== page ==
In chapter 1, Sprenkeler et al. using monophasic action potentials in a canine model showed that ventricular APD oscillated in both the HF and LF ranges. These oscillations were increased following remodeling induced by A-V block. LF power was greater in dogs in which Torsades de Pointes could be induced following dofetilide compared to non-inducible dogs. HF power was not related to inducibility (Sprenkeler et al.). In chapter 2, Palacios et al. describe novel methods to measure oscillations of ventricular repolarization from the ECG T-wave vector using continuous wavelet transform and phase rectified signal averaging. Microgravity was simulated by head down bed rest. Sympathetic stimulation using head up tilt increased oscillations before microgravity and more so following microgravity (Palacios et al.). In chapter 3, Van Duijvenboden et al. report the results of studies in patients showing that -adrenergic receptor blockade reduced LF APD oscillations and beat-to-beat APD variability. The two effects were correlated suggesting an interaction between the two. In chapter 4, computational modeling studies by Sampedro-Puente et al. revealed a time delay in the development of LF oscillations of APD following sympathetic stimulation. The mechanism was related to the slow phosphorylation kinetics of the slow component of the delayed rectifier current (Iks). In chapter 5, Orini et al. evaluated the effect of emotion (the response to pleasant or unpleasant music) on QT interval variability. These authors report that QT variability increased and was highly correlated with RR variability (Orini et al.). Since changes in RR interval elicit corresponding changes in QT interval, these results further confirm that QT variability should be measured during a constant RR interval (i.e., during atrial pacing, in order to obtain an accurate assessment of oscillations in ventricular repolarization independent of changes in RR interval). Chapter 6, reports the results of studies of HRV using a range of analytical methods showed a unique non-linear pattern in dogs compared to humans. These authors suggest that linearity was related to sympathetic dominance and non-linearity to parasympathetic dominance (Moïse et al.). In chapter 7, De Maria et al. addressed the much debated issue of the relative contributions of sympathetic and parasympathetic activity to the HF and LF components of HRV. They tested the combination of HF HRV in combination with LF QT variability as a measure of parasympathetic and sympathetic activity, respectively (De Maria et al.). They report that QT variability (SD) at rest identified the elderly patients with aortic stenosis who were at a greater risk of ventricular arrhythmia. In chapter 8, the effect of mental stress on the RR interval spectral power are discussed. Specifically these authors report that both LF and LF/HF spectral power increase in response to mental stress (Piccirillo et al.). In chapter 9, Ang and Marina evaluate the scientific evidence to identify neuronal networks responsible for generating LF rhythms along the neurocardiac axis. The functional significance of rhythmic sympathetic activity on neurotransmission efficiency and its role in the pathogenesis of repolarization instability is discussed. Finally in chapter 10, Schwartz and colleagues provide a personal overview of specific aspects of autonomic nervous system based on many years of their own pioneering research. These include the role of the baroreceptors, risk stratification, interventions to reduce sympathetic or enhance vagal nerve activity, RR and QT intervals (La Rovere et al.).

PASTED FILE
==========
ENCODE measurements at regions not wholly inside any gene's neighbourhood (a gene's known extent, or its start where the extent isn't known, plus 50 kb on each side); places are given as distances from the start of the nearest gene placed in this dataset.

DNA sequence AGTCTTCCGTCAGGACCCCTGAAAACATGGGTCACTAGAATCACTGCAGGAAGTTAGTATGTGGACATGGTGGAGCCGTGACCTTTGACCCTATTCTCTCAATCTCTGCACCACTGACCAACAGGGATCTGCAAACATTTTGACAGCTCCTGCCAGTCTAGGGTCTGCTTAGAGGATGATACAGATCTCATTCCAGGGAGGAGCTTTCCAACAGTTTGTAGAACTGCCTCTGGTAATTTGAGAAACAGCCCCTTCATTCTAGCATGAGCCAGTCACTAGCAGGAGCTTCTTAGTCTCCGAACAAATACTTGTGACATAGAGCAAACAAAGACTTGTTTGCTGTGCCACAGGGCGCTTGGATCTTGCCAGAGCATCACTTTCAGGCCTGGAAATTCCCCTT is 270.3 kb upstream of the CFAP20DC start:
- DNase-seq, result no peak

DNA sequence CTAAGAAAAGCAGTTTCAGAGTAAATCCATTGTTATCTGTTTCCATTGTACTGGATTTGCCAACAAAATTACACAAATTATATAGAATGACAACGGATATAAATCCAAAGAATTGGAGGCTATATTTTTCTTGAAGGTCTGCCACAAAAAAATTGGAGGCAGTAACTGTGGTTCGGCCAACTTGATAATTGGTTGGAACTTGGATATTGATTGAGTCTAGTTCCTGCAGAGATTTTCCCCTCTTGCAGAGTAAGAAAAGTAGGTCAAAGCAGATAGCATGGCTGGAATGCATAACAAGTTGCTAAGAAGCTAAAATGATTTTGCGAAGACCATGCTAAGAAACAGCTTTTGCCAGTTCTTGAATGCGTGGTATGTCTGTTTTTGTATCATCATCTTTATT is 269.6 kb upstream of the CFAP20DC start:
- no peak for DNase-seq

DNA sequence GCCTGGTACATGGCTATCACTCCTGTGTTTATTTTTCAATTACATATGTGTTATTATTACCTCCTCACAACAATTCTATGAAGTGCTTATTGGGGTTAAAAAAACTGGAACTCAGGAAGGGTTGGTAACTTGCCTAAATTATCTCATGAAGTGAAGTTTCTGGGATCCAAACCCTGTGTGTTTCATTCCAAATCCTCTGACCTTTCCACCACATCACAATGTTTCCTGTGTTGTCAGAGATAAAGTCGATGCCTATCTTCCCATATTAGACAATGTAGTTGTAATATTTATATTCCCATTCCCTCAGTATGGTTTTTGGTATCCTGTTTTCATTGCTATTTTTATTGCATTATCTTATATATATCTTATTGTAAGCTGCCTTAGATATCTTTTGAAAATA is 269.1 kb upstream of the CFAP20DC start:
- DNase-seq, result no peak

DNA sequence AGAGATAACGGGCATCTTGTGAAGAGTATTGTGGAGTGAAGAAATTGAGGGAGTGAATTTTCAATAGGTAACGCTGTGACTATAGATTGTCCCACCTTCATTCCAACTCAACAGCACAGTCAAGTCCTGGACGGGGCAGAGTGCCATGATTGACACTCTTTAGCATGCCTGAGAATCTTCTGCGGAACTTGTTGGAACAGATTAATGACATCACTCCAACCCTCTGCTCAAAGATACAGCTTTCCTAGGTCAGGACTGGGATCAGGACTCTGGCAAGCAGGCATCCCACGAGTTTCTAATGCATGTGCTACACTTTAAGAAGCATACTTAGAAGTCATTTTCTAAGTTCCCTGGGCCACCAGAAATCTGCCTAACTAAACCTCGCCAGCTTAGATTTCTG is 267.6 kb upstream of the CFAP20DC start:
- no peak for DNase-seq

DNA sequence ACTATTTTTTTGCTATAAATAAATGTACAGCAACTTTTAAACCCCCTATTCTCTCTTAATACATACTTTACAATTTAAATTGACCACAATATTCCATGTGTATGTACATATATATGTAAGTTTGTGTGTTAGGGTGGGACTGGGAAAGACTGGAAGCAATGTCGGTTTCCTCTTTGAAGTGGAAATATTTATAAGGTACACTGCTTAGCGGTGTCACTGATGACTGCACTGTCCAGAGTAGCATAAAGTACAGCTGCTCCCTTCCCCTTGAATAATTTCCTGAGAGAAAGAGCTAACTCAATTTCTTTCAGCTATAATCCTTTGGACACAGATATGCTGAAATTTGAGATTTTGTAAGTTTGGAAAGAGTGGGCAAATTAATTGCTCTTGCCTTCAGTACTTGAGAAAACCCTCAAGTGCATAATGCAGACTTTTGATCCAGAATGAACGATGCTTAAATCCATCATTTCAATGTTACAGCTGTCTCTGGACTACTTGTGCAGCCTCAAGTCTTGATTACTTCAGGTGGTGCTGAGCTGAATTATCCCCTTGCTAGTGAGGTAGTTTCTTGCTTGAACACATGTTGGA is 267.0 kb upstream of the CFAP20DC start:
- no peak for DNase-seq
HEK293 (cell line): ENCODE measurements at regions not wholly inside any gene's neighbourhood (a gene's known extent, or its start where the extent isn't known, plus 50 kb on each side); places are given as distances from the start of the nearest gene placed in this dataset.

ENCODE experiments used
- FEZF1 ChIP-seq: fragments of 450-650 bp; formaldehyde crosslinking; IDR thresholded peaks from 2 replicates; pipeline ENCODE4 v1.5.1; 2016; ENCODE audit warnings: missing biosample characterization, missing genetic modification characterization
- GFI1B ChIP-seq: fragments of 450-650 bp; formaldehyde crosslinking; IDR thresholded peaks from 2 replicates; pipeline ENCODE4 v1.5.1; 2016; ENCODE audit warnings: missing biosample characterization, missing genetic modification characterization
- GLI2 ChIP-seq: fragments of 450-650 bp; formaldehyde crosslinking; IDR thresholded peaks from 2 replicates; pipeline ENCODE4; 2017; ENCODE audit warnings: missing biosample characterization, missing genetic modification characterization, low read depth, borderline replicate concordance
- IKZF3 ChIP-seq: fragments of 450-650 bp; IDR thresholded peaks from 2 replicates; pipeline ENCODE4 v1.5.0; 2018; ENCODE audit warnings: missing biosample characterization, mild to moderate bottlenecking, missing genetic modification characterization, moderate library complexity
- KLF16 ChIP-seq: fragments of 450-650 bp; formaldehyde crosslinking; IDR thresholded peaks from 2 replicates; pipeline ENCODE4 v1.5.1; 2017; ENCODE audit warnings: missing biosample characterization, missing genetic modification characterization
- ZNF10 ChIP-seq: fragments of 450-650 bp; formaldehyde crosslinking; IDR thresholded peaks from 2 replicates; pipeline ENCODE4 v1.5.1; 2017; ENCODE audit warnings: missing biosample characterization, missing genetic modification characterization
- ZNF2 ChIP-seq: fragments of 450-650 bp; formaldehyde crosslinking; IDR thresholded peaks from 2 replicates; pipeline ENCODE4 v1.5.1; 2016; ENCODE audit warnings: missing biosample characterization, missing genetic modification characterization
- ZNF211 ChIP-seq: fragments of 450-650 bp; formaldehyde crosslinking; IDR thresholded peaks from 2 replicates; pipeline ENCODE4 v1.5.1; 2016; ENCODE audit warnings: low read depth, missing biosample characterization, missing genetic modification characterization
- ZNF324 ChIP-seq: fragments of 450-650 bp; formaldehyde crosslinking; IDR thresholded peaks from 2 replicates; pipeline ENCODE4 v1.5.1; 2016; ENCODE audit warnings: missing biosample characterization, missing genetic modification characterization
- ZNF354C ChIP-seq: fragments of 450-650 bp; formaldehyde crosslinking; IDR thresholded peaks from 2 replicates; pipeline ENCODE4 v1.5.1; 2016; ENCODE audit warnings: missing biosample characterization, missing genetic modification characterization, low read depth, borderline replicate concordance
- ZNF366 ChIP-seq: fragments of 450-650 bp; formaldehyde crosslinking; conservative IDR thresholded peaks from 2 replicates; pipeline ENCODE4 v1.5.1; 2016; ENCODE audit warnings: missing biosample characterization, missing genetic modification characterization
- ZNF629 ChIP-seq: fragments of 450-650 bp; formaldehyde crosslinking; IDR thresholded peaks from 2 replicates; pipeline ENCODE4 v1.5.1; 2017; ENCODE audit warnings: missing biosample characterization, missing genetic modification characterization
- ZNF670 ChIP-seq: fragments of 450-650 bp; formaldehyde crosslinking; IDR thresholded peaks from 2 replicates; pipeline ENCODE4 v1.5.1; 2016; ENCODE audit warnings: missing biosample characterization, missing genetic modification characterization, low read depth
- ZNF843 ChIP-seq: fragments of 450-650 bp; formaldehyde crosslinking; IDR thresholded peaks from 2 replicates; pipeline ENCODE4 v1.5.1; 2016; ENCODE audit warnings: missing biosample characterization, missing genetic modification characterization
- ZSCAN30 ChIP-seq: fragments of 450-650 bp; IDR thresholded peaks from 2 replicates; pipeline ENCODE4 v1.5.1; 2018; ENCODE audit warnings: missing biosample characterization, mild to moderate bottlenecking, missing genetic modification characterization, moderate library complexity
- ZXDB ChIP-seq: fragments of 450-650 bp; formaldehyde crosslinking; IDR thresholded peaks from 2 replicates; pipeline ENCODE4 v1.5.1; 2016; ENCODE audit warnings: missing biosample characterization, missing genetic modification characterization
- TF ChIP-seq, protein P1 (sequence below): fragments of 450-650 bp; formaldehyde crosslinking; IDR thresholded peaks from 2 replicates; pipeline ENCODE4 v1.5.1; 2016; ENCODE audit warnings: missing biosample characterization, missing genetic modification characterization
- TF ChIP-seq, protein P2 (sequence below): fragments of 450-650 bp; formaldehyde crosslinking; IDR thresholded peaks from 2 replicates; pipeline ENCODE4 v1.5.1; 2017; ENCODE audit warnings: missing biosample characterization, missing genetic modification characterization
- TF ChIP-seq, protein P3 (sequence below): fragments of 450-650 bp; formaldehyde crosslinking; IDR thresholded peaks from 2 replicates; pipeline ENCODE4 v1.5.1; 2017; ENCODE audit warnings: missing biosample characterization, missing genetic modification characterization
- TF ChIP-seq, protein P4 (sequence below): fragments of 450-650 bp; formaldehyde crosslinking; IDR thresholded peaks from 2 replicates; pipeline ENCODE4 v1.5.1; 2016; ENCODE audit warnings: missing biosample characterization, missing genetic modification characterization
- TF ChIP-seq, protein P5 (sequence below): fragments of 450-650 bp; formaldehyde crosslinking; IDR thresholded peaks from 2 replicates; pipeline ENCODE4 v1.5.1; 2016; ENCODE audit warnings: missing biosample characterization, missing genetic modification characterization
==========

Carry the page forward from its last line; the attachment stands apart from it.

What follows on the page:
Author Contributions

PT and GB jointly wrote the article, and proofread and approved submission of the article. All authors contributed to the article and approved the submitted version.

Conflict of Interest

The authors declare that the research was conducted in the absence of any commercial or financial relationships that could be construed as a potential conflict of interest.


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Keywords: autonomic nervous system, cardiac arrhythmias, ventricular repolarization, heart rate variability, action potential duration

Citation: Taggart P and Billman GE (2020) Editorial: Neurocardiac Oscillation in Repolarization and Cardiac Arrhythmias. Front. Physiol. 11:604950. doi: 10.3389/fphys.2020.604950

Received: 10 September 2020; Accepted: 14 September 2020;
Published: 27 October 2020.

Edited and reviewed by: Ruben Coronel, University of Amsterdam, Netherlands

Copyright © 2020 Taggart and Billman. This is an open-access article distributed under the terms of the Creative Commons Attribution License (CC BY). The use, distribution or reproduction in other forums is permitted, provided the original author(s) and the copyright owner(s) are credited and that the original publication in this journal is cited, in accordance with accepted academic practice. No use, distribution or reproduction is permitted which does not comply with these terms.

*Correspondence: George E. Billman,